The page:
Addison Russell Becoming Unplayable as Offense Evaporates
Baseball players are creatures of habit, slaves to a routine that must be followed explicitly in order to allow them to perform at their peak capacity. The need for more structure was expressed during last season’s exit interviews, leading to Joe Maddon creating lineups a series at a time instead of game by game. One of the most vocal Cubs when it comes to craving regular playing time is Addison Russell, who talked about a lack of experience at second base leading to mental miscues and credited everyday reps at Iowa for his hot hitting there.
“I felt like I got back to the original me,” Russell said after posting a 1.060 OPS with four homers in 15 games with Iowa. “Playing on a consistent basis had a lot to do with it.”
Since returning to Chicago after a July demotion, however, Russell has shown nothing to indicate that Maddon should give him any sort of everyday time. Were it not for Javy Báez’s thumb injury creating a void at short, there’s no reason for Russell to get regular at-bats as the Cubs push through the stretch run.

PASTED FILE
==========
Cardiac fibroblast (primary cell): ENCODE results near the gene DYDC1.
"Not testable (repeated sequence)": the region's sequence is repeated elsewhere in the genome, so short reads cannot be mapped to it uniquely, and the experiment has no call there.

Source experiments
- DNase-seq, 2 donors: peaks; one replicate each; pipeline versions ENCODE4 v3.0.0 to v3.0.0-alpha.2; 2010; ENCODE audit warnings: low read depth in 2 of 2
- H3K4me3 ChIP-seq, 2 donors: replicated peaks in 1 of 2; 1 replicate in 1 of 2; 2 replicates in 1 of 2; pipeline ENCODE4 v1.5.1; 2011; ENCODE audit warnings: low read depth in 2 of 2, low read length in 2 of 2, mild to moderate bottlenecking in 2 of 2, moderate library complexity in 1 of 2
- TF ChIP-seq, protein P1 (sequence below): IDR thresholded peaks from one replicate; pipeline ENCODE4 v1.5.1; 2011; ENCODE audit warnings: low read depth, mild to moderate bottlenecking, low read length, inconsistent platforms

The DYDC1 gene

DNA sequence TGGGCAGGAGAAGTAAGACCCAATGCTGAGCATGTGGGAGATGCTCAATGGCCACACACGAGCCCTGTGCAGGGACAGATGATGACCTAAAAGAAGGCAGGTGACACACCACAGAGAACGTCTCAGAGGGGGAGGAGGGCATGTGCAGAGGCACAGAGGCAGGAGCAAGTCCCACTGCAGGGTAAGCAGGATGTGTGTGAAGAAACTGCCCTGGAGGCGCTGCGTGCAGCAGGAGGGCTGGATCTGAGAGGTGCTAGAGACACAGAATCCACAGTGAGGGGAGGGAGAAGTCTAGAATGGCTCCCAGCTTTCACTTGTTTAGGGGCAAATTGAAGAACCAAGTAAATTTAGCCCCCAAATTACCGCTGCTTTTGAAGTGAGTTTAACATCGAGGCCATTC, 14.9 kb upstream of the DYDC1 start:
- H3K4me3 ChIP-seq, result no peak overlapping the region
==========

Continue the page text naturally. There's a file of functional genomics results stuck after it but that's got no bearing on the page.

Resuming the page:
His .266 average and .677 OPS on the season don’t say much for his performance at the plate as it is, but those numbers have gotten much worse in the last three weeks. Russell’s .170 average and .516 OPS are good for just a 31 wRC+ that even the highest degree of defensive acuity can’t make up for. Aside from the two homers he’s run into, his at-bats are rarely the least bit competitive. To wit, the middle infielder has been worth -0.2 fWAR in that time, worse than 31 other Cubs who’ve recorded a plate appearance since August 16.
This isn’t about some sort of agenda against a player, it’s a simple matter of the Cubs needing to field the best possible team on a daily basis. And as soon as Javy is able to resume his duties at short — fingers crossed for a clean MRI — Russell’s playing time must be limited to defensive replacement duty. Heck, that might be best even if Javy’s forced to miss more time. The way Jason Heyward has been hitting lately, the same could be said for him.
This Cubs team
is should be too good to be depending on negative-WAR players in key positions at this point.
Ed. note: My first instinct had been to close this with a line about how publishing it meant Russell would homer in the game, which sure would have looked prophetic.